- The value proposition for token value increase over time is;
- Ether tokens are required for GAS to process transactions
- Ether is currently used as the main entry token for buying into Initial Coin Offerings (ICOs) and Token Generation Events (TGEs)
- Tokens are required by developers to develop and initiate smart contracts on the Ethereum Blockchain
- Currently, Ether is also used as a medium of exchange (and currency) due to the fast transaction times and low fees
- Blockchain size is currently 337GB.
- First block was mined in July 2015.
- A legitimate cryptocurrency platform with strong backing from globally-recognised corporations.
- Programmable transactions (smart contracts), whether simple or advanced.
- The elimination of third parties to execute contracts when conditions are met.
- A platform for products and services, allowing for a robust ecosystem to grow around the network.
- A clear leader with a strong roadmap into the future and coming upgrades which will scale Ethereum and make it even more appealing.
- Founded in 2014, there are still only a limited number of DApps currently released with no ‘killer app’ on the network as yet.
- Solidity is not an easy programming language to learn and documentation and help for the language can difficult to find.
- The world’s demand for Solidity and blockchain expertise is at an all-time high and thus, a shortage of developers exists potentially hindering DApp growth.
- A single DApp – CryptoKitties (see below) – significantly slowed the Ethereum network down on its release and raised scalability concerns.
- Brand recognition not as mainstream as Bitcoin.
Cryptokitties is a cat-based trading card/collectibles platform launched on the Ethereum network in December 2017. Like most things to do with cats on the internet, it went viral and saw over 200,000 people sign up who went on to spend about $20 million in Ether, with some kitties being sold for over $100,000 (yes, you read that correctly). Each of the cartoon kitties has a unique digital DNA and no two cats are alike, hence, capturing the hearts of people who love to collect things (think Pokémon).
However, the more popular Cryptokitites became, the more people began to question Ethereum scalability. The game became so popular that it captured a significant amount of available space for transactions on the Ethereum platform and analysts asked if a superficial game was forcing out more serious use cases.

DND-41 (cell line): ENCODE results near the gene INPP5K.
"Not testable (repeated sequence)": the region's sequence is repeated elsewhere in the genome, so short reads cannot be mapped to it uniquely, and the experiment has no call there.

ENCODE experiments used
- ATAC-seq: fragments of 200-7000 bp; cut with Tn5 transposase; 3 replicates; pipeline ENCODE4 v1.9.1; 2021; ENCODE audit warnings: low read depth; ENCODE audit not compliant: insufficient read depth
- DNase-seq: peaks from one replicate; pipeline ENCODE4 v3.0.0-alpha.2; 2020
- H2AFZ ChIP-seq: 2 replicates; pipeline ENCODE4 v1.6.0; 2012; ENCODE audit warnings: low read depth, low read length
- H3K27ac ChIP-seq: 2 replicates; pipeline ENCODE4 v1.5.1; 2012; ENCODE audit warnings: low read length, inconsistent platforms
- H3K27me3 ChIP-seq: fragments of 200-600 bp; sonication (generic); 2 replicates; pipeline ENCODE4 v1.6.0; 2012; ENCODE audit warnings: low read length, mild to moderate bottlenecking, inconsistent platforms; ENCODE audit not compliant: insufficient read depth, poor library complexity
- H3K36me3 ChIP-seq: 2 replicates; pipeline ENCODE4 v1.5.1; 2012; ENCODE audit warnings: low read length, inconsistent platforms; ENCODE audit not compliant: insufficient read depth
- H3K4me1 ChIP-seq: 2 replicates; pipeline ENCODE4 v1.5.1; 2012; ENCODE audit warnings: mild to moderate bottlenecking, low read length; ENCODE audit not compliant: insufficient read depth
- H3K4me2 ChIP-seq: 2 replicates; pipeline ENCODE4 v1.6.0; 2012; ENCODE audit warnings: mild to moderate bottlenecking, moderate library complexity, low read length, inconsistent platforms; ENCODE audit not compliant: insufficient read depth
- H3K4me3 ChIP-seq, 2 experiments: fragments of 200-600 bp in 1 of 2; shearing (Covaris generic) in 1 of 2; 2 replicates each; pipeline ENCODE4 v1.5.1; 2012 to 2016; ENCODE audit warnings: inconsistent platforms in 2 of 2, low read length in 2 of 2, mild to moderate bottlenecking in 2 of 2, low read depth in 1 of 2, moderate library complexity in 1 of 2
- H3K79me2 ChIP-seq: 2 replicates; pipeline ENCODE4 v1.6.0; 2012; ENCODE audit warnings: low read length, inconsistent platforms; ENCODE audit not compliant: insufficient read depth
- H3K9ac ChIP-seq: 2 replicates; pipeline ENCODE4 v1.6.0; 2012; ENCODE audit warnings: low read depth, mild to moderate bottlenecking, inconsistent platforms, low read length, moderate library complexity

Not only did this network congestion make it hard to play the game, but the scaling issue is a real concern for the Ethereum network in general. If one viral game that hasn’t even spread beyond the tech world can slow down the network, what happens when the blockchain expands to real world applications?
Ethereum is an ecosystem for developers to build decentralised applications on using smart contracts. These DApps can create their own native ERC20 tokens and run as DAO (decentralised autonomous organisations) on Ethereum. While it’s already a powerful platform, it’s only going to become more powerful with huge upgrades in the future such the upcoming Casper project. Casper, once it’s deployed, will turn Ethereum from a Proof of Work platform into a Proof of Stake, which will make the network run faster and cheaper than it is already as it continues to grow. Casper is a major protocol upgrade which intends to make Ethereum miners redundant, which means huge electricity costs associated to mining should go away too – something many have been critical of around cryptocurrencies (and in particular, Bitcoin).
While some compare Ethereum to Bitcoin much like Coke with Pepsi, in reality they are completely different projects with different goals and uses. Like Bitcoin, however, Ethereum has seen scalability issues arise as its popularity grows, especially since it’s become the default ICO platform for hundreds of different ERC-20 tokens and startups tokenizing their businesses. Another upgrade, called Sharding, intends to address these scalability issues. Sharding is a process which splits the blockchain into separate pieces, or shards. Currently, nodes on the network store and calculate the entire blockchain. When sharding is deployed to the network, each node will only be required to store and calculate a certain shard.
If 2017 was Bitcoin’s year to go mainstream, 2018 is shaping up to be Ethereum’s turn. If planned upgrades like Casper and Sharding are successful and scalability issues addressed, Ethereum could soon see mass adoption and get that household name recognition that Bitcoin currently enjoys.
Gary Denne is an Australian-born writer and technology evangelist with 20 years tech Industry exp. Loves crypto, stocks, cats, outdoors & healthy living. Not a fan of gluten ?